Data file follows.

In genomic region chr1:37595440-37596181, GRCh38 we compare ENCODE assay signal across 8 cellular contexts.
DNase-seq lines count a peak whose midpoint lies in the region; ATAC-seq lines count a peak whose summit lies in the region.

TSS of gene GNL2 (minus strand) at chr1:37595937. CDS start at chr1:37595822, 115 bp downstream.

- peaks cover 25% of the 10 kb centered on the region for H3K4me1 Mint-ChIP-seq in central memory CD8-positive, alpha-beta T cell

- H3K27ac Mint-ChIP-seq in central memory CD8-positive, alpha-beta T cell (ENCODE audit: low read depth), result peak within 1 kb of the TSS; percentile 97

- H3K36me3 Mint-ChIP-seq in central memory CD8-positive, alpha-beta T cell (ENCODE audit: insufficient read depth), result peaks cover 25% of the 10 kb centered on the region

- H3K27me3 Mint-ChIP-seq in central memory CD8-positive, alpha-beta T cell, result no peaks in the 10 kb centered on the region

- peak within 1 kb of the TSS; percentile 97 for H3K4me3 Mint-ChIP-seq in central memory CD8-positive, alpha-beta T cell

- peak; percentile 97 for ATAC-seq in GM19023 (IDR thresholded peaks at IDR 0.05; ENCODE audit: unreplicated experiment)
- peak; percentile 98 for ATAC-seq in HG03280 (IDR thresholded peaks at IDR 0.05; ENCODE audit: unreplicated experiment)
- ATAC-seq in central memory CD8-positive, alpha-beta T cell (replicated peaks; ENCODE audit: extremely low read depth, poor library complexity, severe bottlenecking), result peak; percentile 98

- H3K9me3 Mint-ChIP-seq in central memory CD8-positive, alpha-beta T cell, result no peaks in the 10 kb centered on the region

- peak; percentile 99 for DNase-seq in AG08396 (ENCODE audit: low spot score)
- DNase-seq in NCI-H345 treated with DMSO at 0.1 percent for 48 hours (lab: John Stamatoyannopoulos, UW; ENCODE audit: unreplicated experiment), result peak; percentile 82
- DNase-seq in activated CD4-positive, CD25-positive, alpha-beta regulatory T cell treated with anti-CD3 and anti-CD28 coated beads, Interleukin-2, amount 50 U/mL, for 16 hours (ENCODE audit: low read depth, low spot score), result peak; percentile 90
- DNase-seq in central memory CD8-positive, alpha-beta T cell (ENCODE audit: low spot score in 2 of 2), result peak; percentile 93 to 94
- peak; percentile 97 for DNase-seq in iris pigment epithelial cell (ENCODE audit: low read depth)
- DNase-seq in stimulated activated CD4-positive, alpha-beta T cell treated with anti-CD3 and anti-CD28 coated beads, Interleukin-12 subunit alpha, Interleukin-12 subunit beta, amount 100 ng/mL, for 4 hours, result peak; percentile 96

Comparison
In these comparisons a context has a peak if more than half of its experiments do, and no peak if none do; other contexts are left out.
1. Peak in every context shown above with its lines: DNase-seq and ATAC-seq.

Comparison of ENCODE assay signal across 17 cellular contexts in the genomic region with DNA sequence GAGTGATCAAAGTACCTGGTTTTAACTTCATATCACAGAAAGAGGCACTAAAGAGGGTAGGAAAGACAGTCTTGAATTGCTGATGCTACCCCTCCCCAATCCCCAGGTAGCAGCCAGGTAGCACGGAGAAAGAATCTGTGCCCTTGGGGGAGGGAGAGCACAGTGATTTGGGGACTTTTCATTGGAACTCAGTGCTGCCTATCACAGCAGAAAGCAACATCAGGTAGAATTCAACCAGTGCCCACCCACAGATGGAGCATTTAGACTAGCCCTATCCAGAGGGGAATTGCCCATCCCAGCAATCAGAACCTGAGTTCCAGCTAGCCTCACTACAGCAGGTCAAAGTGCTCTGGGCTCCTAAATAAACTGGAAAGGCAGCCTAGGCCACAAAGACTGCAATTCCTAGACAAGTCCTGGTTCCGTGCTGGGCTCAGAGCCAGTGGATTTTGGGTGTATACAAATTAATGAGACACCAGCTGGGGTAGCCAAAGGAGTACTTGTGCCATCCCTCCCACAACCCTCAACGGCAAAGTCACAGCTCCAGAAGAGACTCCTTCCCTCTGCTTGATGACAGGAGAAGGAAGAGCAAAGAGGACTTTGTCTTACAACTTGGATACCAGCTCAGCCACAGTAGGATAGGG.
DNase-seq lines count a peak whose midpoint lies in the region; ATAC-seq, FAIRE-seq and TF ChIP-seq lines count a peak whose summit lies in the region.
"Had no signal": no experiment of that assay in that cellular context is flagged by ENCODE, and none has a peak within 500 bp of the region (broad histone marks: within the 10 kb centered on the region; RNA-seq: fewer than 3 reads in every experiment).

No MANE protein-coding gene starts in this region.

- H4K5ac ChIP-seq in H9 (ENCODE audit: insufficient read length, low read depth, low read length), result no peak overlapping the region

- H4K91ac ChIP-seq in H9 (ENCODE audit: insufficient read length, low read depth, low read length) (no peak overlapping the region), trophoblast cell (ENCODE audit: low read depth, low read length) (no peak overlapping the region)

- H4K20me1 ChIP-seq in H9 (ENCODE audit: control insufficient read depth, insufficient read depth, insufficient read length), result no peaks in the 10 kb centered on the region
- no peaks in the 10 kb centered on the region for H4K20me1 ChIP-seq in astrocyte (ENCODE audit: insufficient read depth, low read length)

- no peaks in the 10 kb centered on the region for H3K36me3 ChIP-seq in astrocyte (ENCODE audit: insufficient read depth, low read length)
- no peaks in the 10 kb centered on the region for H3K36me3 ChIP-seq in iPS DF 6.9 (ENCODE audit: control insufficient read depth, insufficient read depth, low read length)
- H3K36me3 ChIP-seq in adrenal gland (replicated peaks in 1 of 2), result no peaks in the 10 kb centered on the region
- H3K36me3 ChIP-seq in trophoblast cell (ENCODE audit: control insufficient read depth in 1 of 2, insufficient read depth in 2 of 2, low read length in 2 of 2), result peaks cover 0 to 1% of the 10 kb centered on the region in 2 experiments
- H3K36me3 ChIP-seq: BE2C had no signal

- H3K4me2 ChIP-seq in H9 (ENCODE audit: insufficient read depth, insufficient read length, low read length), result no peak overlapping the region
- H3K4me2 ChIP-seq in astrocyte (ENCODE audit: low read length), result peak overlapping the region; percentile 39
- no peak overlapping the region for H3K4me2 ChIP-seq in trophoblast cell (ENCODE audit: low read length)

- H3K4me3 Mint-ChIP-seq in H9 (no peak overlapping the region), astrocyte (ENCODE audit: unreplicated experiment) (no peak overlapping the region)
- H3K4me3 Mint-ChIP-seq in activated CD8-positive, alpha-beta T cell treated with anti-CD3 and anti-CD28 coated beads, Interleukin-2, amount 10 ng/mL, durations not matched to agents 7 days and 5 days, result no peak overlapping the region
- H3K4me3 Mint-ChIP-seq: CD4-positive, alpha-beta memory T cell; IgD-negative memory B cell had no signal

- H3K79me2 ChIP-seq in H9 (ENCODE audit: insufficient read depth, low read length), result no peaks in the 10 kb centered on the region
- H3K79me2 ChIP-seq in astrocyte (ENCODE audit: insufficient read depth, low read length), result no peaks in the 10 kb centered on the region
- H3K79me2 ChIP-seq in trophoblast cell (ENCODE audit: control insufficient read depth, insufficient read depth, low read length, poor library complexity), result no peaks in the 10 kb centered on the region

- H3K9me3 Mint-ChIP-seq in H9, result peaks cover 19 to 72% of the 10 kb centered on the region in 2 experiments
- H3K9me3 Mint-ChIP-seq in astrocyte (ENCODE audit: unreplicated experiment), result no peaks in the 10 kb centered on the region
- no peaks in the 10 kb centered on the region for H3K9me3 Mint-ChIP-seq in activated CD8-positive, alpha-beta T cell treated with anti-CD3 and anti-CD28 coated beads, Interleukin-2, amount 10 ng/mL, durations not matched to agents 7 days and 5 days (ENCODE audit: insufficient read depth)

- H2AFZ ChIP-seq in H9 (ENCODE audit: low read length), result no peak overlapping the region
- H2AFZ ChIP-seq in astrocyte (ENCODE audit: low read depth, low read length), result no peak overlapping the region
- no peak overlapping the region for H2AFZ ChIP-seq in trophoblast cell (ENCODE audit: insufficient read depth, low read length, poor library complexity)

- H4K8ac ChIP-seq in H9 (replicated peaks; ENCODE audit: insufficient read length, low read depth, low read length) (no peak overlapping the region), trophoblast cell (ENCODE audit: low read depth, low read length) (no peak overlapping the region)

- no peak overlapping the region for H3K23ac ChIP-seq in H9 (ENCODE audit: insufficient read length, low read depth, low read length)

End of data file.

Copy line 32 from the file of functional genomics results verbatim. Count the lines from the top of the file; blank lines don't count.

- H3K36me3 ChIP-seq in adrenal gland (replicated peaks in 1 of 2), result no peaks in the 10 kb centered on the region